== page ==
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SUPREME COURT SHOULD STRIKE DOWN ARIZONA'S IMMIGRATION LAW

Washington, DC -- Congressman Eliot Engel (D-NY-17) said he was concerned about how the U.S. Supreme Court would rule on the constitutionality of Arizona’s immigration law, as well as the Affordable Care Act, because of the court’s turn to activism, demonstrated in the Citizens United ruling that opened the floodgates of political funding.

“As the Supreme Court debates these cases, their legacy of being one of the most activist courts in history looms large.  The Court that unleashed Citizens United on us, and decided the outcome of the 2000 Presidential race, has two cases that are extremely politically charged.  I am hopeful they will look solely at the law instead of the politics, but the Court’s behavior leaves me skeptical.  Arizona’s immigration law is too harsh, takes the matter too far and its overreach should render it unconstitutional.”

In 2010, U.S. District Judge Susan Bolton blocked several of its controversial provisions.  The judge put on hold parts of the law which require immigrants to carry their papers at all times, make it against the law for illegal workers to solicit employment in public places, and allow officers to make warrantless arrests of suspected illegal immigrants.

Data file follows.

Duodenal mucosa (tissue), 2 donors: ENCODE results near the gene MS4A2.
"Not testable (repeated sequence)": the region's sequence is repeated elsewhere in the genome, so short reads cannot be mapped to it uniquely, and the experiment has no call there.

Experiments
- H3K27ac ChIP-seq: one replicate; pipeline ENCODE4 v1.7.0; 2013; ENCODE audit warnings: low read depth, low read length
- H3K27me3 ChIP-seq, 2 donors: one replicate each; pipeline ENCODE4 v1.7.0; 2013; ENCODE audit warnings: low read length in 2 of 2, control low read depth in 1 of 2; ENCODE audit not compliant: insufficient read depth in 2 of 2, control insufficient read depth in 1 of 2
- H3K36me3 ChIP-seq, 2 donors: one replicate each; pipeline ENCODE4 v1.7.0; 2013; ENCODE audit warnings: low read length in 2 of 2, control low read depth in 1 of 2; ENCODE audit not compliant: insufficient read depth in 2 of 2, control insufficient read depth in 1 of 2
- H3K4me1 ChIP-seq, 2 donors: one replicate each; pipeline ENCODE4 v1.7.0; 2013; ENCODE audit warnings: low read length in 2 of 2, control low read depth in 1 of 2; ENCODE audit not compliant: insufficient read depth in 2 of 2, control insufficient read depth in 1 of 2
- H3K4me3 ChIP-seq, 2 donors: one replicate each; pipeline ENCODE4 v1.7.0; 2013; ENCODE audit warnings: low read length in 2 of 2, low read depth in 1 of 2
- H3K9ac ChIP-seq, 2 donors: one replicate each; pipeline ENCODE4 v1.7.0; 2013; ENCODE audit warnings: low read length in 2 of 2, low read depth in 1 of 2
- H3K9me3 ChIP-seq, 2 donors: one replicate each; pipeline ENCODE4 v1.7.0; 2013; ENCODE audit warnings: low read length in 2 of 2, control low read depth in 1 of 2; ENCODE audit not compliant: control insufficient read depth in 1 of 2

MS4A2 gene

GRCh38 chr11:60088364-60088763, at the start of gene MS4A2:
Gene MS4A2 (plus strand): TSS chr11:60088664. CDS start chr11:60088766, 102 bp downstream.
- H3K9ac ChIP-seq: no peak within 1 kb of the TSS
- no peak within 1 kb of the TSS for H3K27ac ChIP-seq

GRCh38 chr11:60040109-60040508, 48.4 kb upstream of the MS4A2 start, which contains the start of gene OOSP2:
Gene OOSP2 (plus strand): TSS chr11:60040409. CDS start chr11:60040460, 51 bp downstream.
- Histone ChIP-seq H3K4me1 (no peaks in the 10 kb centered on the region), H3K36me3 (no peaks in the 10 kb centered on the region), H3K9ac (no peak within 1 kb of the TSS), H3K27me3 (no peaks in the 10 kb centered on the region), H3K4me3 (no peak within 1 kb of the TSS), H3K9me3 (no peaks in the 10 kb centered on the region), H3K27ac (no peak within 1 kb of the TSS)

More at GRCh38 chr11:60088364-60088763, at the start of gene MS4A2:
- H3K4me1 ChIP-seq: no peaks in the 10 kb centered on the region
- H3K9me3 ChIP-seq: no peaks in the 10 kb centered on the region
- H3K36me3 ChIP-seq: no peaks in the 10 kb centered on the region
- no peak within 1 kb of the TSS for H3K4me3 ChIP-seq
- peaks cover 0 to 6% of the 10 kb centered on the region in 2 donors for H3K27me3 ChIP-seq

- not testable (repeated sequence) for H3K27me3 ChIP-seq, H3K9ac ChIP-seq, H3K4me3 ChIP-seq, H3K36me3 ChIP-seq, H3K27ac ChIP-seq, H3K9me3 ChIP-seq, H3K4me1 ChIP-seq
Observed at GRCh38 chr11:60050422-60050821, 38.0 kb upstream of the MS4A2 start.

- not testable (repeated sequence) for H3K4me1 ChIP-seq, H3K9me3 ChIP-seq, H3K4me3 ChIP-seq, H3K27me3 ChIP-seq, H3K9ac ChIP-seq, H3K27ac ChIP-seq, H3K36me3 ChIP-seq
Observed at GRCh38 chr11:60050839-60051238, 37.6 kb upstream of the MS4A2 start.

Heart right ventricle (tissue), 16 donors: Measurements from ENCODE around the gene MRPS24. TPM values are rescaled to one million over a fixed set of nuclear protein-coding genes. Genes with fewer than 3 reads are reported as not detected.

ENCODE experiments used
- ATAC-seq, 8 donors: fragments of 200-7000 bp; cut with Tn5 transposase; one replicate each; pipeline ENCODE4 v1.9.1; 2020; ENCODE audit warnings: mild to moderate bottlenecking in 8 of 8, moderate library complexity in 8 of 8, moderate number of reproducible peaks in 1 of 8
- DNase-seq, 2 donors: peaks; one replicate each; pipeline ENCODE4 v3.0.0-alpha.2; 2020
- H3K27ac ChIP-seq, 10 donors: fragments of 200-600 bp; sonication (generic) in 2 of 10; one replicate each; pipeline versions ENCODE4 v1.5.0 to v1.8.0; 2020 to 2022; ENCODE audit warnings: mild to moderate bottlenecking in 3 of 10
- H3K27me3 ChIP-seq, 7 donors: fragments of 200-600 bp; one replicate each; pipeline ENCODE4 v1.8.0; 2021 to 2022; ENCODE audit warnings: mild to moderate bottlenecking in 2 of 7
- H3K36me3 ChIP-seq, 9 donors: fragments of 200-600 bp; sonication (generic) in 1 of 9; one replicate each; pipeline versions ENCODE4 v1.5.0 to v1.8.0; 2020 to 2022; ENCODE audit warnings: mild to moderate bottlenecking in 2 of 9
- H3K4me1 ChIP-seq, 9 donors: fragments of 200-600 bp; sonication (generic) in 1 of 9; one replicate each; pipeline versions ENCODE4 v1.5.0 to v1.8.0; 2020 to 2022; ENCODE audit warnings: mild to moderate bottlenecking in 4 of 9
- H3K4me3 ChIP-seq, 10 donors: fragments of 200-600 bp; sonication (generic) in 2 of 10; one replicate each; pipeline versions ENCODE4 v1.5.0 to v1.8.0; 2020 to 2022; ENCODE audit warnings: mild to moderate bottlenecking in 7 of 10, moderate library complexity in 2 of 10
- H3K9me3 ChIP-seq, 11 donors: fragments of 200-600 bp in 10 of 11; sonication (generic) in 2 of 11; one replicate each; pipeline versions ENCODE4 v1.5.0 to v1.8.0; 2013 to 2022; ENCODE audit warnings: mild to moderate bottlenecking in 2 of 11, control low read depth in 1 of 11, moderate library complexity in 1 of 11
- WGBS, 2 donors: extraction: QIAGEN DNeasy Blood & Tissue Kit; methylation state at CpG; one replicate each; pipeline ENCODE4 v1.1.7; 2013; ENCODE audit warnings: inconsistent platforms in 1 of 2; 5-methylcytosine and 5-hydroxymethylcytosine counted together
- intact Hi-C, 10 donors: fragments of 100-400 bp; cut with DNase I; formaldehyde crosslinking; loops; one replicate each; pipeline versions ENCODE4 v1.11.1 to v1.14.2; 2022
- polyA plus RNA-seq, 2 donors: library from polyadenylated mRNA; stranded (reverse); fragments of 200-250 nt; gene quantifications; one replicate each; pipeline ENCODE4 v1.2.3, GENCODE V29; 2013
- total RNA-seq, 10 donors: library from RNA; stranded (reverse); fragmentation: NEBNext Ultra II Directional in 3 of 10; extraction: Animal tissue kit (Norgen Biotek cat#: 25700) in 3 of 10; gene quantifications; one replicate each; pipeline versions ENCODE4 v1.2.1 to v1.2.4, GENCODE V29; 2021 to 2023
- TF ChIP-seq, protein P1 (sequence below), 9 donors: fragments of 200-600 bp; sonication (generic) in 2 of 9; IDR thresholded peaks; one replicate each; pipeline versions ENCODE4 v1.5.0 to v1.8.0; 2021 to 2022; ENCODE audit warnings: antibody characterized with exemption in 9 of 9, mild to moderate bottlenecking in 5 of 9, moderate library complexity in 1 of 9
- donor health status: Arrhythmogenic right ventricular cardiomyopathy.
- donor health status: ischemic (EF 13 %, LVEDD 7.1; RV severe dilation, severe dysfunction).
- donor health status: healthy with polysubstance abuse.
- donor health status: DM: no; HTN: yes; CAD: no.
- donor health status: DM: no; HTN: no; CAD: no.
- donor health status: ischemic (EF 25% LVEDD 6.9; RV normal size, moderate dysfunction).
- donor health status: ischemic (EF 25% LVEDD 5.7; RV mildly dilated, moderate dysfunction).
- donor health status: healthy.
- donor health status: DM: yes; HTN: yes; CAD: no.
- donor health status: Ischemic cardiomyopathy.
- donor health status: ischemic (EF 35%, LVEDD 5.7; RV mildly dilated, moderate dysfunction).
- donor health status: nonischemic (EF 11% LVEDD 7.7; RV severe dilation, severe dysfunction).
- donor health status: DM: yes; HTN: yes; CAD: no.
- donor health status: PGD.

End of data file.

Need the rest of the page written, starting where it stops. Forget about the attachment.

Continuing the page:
Rep. Engel continued, “I understand the frustration felt in Arizona, as we have delayed addressing this issue for too long in Washington. However, the federal government needs to lead, as we cannot have 50 different immigration laws across the country.  I supported the McCain/Kennedy reform bill which passed the Senate during the Bush Administration but was killed in the Republican-controlled House.  Immigration was supposedly solved under President Reagan, but we failed to protect our borders and now we are back in the same situation.  The 11 million illegal workers are not going anywhere, and we must figure out a path to citizenship for them, secure our borders, and fix our immigration system.

“I hope the Court’s decision will energize Washington and the two parties will come together, as it has in the past, and find a long-term, effective solution to our immigration problem.”

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